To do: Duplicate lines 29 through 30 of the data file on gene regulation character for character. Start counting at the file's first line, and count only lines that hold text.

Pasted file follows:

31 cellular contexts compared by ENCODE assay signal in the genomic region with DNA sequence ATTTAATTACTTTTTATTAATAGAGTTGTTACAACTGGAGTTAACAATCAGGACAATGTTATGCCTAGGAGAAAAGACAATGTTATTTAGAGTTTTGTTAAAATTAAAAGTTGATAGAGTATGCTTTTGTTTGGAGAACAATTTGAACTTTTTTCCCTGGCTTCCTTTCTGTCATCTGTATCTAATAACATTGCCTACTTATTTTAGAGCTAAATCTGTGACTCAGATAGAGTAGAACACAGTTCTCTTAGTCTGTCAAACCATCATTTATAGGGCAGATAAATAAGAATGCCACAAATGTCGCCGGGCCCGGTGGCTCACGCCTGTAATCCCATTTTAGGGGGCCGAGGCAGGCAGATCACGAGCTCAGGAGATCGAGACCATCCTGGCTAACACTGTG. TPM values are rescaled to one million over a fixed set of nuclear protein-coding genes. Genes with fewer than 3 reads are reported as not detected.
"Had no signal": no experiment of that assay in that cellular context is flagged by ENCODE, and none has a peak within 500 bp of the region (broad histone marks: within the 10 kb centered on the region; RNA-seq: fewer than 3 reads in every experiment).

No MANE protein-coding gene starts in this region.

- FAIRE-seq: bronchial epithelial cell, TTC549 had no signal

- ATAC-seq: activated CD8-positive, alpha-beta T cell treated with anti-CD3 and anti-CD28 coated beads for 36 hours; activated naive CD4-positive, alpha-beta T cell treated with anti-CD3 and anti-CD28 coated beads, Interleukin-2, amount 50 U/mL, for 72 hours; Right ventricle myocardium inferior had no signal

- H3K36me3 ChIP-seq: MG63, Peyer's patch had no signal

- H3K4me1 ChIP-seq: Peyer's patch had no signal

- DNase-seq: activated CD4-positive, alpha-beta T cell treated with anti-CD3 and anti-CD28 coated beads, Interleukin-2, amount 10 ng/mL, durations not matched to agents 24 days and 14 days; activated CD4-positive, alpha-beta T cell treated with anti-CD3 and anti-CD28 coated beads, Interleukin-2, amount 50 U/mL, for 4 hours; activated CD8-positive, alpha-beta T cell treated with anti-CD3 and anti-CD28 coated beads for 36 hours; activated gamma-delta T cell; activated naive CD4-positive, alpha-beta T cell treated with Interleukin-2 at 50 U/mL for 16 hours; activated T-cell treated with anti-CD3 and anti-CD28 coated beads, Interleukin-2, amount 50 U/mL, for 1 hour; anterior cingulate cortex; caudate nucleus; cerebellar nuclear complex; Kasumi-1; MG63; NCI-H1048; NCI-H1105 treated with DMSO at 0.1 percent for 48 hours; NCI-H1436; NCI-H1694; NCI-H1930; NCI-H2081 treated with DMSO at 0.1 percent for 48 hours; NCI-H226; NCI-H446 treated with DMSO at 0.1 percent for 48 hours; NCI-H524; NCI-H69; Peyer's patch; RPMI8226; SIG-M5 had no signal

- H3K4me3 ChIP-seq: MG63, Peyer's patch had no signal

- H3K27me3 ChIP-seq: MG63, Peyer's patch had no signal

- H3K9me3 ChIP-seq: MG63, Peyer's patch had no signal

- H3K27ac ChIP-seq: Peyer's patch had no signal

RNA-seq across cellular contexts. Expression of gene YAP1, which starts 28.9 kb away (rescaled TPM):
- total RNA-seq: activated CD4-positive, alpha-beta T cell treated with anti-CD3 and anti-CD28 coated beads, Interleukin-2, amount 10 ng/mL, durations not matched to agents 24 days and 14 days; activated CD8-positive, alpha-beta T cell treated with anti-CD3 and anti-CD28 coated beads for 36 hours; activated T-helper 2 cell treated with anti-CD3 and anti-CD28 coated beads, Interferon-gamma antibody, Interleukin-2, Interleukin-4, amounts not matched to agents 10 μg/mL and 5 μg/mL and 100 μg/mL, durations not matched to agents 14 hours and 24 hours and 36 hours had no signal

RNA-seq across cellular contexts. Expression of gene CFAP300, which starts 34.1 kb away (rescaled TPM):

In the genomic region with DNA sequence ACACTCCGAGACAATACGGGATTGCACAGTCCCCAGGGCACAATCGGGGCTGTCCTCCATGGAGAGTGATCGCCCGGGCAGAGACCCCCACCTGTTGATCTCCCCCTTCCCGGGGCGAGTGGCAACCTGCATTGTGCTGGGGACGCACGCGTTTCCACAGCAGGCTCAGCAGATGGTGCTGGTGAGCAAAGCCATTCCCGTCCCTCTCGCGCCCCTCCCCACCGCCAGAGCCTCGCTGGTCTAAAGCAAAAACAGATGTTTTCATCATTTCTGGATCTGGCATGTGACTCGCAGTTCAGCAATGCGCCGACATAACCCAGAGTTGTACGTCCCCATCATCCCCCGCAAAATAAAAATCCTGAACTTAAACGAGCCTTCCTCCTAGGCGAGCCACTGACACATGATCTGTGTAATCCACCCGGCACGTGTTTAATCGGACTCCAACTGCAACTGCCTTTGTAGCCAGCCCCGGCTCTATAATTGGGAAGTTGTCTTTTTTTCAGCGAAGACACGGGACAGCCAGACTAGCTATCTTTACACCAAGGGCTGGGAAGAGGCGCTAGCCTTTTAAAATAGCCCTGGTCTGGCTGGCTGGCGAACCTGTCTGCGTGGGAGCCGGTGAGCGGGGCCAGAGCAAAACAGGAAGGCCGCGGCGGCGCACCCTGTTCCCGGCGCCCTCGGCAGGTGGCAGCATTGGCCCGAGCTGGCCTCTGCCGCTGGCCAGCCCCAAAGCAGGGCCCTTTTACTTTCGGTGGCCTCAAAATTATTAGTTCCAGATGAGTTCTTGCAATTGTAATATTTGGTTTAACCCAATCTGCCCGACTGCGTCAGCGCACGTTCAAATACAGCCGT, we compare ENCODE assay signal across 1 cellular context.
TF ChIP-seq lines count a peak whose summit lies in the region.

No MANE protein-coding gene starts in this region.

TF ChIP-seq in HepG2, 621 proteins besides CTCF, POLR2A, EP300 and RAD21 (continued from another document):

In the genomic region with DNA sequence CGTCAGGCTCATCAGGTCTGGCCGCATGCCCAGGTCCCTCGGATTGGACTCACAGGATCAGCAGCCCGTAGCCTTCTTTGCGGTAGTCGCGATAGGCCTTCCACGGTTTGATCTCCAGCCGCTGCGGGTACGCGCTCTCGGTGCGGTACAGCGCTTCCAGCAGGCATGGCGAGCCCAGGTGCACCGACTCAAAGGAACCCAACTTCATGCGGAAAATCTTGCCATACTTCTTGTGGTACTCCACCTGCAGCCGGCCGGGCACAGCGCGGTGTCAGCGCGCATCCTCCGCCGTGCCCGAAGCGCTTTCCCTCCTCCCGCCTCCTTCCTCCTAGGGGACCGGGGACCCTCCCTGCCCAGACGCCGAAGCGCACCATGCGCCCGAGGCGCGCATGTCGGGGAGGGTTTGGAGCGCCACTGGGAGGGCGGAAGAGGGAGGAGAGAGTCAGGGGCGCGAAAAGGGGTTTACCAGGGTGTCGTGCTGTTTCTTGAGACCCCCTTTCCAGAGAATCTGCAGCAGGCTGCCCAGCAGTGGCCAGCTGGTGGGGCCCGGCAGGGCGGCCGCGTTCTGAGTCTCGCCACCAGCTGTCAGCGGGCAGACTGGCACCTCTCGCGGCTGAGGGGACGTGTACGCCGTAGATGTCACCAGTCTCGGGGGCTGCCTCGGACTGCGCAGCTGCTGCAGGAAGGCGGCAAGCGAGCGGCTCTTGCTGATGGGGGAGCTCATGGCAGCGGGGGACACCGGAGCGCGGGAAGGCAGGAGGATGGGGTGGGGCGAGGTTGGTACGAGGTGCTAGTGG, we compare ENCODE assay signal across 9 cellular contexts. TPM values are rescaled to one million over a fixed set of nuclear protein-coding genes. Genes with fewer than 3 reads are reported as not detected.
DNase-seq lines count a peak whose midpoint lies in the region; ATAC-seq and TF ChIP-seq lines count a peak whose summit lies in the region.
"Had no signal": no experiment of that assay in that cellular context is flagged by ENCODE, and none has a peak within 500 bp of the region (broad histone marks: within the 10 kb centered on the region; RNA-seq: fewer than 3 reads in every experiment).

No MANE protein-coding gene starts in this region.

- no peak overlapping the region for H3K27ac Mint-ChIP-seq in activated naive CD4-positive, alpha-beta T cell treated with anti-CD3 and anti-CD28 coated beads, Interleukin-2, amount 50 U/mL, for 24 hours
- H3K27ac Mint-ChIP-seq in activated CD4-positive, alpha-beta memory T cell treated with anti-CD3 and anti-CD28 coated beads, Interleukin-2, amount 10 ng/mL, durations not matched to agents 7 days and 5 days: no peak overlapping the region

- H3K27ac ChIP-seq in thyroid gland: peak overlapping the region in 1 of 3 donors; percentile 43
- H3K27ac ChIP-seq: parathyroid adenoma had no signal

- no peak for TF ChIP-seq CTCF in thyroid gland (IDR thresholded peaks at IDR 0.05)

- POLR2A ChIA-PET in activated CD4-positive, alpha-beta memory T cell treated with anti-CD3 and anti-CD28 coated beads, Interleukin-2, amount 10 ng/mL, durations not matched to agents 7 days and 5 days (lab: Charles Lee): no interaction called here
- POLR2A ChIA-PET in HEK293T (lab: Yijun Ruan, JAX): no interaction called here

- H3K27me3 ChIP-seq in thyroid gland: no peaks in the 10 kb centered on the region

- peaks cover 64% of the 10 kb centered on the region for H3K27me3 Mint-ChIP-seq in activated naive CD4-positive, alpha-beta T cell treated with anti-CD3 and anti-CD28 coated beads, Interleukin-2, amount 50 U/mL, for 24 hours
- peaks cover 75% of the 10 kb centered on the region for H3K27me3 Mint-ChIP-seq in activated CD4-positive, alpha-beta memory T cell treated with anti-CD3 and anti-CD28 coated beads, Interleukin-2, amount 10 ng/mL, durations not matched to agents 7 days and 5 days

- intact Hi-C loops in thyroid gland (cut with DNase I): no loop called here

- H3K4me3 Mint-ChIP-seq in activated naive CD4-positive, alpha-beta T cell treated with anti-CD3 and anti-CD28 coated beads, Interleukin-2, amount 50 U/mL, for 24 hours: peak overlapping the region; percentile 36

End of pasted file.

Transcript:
- POLR2A ChIA-PET in activated CD4-positive, alpha-beta memory T cell treated with anti-CD3 and anti-CD28 coated beads, Interleukin-2, amount 10 ng/mL, durations not matched to agents 7 days and 5 days (lab: Charles Lee): no interaction called here
- POLR2A ChIA-PET in HEK293T (lab: Yijun Ruan, JAX): no interaction called here